updated 10:11 pm EDT, Wed August 22, 2012
Attorneys attempt to have evidence dismissed
An alleged iPad thief is attempting to rely on a unique defense, claiming a victim illegally trespassed on his property after utilizing the Find My iPad security service. The iPad's rightful owner used GPS coordinates to locate the device on the property of Canberra, Australia resident Alden Harder, who has been ordered by the court to provide fingerprints. Harder's attorneys are fighting the order, however, by arguing that the subsequent search warrant was based on unlawfully obtained evidence.
The victim was reportedly unable to convince police to take action based on the GPS coordinates, so he revisited Harder's property and activated Find My iPad's alarm function, according to a story published in The Canberra Times. After hearing a ring emanating from the garage, the victim was finally able to convince police to return to the property, where they found the iPad among other presumably stolen items.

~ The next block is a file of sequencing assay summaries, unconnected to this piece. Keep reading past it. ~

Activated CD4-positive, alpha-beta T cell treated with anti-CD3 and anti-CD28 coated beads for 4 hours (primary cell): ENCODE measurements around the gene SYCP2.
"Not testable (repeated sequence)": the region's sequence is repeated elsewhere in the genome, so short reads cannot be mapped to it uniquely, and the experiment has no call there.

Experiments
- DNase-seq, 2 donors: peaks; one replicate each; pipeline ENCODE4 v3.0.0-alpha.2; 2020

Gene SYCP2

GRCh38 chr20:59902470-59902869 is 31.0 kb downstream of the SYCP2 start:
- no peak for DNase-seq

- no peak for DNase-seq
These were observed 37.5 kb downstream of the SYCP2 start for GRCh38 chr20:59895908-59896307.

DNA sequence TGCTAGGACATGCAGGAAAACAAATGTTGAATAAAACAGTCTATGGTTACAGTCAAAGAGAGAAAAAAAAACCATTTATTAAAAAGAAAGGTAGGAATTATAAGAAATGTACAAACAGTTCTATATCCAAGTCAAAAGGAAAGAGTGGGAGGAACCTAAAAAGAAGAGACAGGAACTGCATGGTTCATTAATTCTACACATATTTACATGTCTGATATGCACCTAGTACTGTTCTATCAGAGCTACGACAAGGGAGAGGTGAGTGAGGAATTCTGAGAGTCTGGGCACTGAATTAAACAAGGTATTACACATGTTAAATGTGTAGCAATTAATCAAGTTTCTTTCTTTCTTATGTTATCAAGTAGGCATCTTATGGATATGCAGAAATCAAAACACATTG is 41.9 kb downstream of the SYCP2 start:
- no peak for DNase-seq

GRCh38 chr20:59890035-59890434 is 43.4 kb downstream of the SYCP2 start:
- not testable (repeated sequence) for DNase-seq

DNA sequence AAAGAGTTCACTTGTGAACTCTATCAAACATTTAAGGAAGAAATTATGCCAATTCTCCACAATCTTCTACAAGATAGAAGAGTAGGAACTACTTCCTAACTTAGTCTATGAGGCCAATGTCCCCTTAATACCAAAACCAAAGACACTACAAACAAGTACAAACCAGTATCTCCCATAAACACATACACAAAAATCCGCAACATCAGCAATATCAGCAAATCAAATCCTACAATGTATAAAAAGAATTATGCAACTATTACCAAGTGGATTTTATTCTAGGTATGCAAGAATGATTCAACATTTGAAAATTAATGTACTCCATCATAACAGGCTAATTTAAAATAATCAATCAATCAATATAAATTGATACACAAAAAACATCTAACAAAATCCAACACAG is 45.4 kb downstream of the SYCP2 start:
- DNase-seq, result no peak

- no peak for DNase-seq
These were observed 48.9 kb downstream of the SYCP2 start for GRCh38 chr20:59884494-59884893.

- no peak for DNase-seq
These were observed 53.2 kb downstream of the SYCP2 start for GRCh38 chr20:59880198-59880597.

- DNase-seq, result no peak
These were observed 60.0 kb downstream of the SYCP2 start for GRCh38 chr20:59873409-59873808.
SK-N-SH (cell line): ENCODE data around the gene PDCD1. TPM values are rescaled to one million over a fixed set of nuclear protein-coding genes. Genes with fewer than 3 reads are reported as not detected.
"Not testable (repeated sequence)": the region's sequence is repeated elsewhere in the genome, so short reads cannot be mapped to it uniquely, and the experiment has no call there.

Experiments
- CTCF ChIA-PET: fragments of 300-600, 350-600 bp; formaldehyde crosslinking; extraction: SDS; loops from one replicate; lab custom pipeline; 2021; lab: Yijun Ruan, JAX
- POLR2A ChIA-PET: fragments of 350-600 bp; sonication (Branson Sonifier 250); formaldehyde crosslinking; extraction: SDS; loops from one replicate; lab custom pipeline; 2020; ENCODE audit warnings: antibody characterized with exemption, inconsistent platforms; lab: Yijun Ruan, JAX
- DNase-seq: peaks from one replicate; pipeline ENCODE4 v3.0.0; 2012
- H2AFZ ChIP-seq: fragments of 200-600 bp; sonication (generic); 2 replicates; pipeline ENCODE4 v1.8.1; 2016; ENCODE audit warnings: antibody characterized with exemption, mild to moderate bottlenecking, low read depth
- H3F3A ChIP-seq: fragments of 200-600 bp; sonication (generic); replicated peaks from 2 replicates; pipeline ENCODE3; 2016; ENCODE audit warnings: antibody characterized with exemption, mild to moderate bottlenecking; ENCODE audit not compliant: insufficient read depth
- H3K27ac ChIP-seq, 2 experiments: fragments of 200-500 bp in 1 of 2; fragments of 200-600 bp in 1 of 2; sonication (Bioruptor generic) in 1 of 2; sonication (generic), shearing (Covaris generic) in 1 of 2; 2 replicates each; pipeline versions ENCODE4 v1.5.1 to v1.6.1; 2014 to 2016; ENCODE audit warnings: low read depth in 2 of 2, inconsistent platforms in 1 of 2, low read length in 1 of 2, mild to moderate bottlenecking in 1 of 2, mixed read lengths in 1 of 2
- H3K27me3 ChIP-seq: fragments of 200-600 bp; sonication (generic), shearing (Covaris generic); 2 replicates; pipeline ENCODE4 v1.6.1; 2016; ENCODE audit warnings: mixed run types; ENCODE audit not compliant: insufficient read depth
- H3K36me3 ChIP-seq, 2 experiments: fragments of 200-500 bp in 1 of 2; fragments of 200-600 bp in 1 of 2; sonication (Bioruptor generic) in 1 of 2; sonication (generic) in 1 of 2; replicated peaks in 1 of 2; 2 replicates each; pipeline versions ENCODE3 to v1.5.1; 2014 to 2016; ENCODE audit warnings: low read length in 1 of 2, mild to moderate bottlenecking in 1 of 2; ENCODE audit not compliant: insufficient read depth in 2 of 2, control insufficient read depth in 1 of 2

''It's very clear that [the alleged victim's] purpose was to play amateur detective and to carry out a test with the GPS in his iPhone in an attempt to obtain evidence to give police as to the location of his iPad,'' Harder's attorney said. The lawyers also claim the victim committed "trespass via radio wave" by enabling the alarm function.
The court has yet to formally charge Harder for the theft, however prosecutor Keegan Lee noted that the attorney's argument represents an "absurd expansion of the definition of a trespass."
The court is expected to make a final decision on the matter by next week.